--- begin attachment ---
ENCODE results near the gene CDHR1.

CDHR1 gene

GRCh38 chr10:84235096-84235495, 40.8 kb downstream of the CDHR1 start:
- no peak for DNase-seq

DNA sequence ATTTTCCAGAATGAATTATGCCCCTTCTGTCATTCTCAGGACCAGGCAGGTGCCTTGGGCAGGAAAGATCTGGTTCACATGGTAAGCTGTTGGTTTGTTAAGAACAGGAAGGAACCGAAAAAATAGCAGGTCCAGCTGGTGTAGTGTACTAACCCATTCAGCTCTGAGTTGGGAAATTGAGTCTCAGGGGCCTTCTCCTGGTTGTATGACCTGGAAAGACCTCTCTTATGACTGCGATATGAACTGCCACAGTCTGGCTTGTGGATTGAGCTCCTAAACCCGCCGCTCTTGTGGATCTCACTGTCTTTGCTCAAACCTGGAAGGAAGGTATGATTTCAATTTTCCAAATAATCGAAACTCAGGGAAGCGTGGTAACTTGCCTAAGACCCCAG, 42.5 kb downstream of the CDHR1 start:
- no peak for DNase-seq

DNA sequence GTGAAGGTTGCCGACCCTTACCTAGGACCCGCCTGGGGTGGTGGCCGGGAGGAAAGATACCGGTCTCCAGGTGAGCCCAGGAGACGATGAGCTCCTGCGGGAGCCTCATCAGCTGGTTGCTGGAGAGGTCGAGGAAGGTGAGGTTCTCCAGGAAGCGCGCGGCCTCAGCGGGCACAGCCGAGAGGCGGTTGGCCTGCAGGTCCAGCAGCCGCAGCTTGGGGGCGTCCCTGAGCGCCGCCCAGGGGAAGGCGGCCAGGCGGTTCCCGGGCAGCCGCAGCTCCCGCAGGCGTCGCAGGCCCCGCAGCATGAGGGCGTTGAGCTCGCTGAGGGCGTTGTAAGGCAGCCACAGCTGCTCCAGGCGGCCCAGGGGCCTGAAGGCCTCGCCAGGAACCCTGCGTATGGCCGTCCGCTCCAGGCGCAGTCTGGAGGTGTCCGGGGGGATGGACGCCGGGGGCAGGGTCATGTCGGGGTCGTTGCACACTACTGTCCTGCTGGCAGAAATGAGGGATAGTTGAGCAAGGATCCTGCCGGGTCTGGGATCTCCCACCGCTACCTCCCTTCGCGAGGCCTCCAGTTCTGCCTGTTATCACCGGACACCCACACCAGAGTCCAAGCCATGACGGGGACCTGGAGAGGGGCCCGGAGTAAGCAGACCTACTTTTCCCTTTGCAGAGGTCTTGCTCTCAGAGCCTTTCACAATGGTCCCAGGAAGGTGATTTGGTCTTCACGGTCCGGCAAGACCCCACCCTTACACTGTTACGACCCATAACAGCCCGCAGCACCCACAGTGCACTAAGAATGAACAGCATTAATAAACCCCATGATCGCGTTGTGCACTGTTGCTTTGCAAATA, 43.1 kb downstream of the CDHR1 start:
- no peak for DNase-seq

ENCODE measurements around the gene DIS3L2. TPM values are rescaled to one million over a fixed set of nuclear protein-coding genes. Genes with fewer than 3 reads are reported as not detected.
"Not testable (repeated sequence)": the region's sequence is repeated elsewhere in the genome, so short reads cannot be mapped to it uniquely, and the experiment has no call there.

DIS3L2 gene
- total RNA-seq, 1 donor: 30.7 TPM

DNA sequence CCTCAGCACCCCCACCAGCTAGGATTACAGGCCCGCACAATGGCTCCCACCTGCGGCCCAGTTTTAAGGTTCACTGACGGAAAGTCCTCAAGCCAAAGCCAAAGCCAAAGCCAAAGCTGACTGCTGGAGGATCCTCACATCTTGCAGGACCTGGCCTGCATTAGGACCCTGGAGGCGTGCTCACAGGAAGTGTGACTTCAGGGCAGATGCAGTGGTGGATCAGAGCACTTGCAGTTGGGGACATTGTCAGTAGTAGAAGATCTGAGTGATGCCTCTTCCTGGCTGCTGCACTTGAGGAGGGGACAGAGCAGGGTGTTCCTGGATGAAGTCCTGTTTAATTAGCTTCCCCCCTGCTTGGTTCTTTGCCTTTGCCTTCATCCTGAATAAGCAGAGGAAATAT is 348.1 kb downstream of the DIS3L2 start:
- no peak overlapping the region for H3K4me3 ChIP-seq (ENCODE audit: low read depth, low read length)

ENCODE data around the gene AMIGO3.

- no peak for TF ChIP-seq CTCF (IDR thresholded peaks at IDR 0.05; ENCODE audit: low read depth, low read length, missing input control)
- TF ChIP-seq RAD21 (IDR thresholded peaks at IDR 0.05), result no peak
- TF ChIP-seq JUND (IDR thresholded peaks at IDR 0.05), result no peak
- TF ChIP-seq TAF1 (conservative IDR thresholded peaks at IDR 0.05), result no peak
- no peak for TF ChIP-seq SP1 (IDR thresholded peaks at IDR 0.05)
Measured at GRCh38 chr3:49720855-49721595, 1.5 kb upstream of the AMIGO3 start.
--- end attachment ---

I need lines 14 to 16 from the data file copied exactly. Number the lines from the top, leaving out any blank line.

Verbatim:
- no peak overlapping the region for H3K4me3 ChIP-seq (ENCODE audit: low read depth, low read length)

ENCODE data around the gene AMIGO3.

- no peak for TF ChIP-seq CTCF (IDR thresholded peaks at IDR 0.05; ENCODE audit: low read depth, low read length, missing input control)